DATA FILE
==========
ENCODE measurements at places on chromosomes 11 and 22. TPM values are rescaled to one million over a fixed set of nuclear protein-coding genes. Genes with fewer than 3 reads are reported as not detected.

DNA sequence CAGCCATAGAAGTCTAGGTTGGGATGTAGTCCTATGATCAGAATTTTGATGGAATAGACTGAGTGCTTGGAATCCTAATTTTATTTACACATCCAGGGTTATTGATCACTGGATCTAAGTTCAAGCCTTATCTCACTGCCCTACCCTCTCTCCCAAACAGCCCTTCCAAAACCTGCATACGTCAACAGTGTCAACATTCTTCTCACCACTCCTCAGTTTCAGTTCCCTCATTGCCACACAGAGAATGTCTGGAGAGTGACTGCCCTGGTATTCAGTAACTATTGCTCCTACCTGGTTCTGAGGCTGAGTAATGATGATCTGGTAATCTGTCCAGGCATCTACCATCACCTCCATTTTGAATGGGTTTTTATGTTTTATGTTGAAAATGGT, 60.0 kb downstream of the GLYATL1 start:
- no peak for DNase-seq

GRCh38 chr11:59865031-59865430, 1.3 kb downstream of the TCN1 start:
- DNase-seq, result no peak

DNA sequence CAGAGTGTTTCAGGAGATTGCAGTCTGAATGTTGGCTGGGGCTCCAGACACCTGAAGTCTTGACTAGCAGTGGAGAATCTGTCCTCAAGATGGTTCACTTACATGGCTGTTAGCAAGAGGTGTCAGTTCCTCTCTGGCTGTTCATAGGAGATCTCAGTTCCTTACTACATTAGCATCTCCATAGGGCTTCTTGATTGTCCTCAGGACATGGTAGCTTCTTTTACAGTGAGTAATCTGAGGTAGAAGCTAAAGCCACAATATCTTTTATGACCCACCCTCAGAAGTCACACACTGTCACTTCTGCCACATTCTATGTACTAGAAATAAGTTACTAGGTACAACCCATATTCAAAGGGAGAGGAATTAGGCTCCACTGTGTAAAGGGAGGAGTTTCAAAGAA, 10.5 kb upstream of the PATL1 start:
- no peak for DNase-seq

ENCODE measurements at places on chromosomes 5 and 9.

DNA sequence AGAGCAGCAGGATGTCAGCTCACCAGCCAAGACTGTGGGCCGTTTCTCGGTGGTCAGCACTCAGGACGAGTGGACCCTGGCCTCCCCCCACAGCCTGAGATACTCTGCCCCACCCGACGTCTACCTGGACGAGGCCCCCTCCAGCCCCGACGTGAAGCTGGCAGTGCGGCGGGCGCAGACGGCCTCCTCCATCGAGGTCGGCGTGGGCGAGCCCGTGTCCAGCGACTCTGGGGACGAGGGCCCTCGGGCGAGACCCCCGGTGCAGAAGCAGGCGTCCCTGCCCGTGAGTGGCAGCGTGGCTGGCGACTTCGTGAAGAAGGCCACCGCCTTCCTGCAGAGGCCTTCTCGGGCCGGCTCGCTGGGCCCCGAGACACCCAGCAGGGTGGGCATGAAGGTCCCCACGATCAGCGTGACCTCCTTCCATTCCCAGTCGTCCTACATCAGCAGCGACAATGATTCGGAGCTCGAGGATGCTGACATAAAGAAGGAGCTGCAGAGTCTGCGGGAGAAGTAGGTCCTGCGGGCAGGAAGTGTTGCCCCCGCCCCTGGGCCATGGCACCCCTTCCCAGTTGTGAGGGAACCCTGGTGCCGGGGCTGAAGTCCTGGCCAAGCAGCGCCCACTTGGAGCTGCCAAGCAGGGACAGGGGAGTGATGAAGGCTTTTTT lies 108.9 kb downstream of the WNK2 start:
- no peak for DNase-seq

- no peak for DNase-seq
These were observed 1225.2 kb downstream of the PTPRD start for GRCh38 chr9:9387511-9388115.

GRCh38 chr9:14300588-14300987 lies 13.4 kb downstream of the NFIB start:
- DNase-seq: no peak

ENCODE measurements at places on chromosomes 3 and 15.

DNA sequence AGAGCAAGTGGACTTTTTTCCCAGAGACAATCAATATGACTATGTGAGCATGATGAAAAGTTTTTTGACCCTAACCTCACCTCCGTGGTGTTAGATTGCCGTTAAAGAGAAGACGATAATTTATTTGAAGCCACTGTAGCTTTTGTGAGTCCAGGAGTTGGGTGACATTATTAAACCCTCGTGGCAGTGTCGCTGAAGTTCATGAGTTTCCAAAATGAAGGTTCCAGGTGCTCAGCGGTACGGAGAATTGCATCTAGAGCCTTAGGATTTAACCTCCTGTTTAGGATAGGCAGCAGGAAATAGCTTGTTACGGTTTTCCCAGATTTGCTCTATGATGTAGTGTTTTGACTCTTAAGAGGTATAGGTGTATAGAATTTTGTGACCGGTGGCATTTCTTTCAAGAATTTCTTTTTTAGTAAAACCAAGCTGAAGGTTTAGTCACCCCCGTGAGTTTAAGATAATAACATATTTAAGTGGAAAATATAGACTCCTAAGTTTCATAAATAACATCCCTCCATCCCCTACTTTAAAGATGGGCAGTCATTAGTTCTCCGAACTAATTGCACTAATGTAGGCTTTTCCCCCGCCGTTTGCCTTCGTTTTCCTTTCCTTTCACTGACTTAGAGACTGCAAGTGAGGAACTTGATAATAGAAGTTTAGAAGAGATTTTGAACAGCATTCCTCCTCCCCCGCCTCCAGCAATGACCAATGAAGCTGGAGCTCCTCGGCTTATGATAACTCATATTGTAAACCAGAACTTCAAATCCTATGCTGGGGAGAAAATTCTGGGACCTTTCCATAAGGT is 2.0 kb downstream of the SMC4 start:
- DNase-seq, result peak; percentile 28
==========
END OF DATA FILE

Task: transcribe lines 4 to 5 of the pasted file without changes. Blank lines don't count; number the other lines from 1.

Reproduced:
GRCh38 chr11:59865031-59865430, 1.3 kb downstream of the TCN1 start:
- DNase-seq, result no peak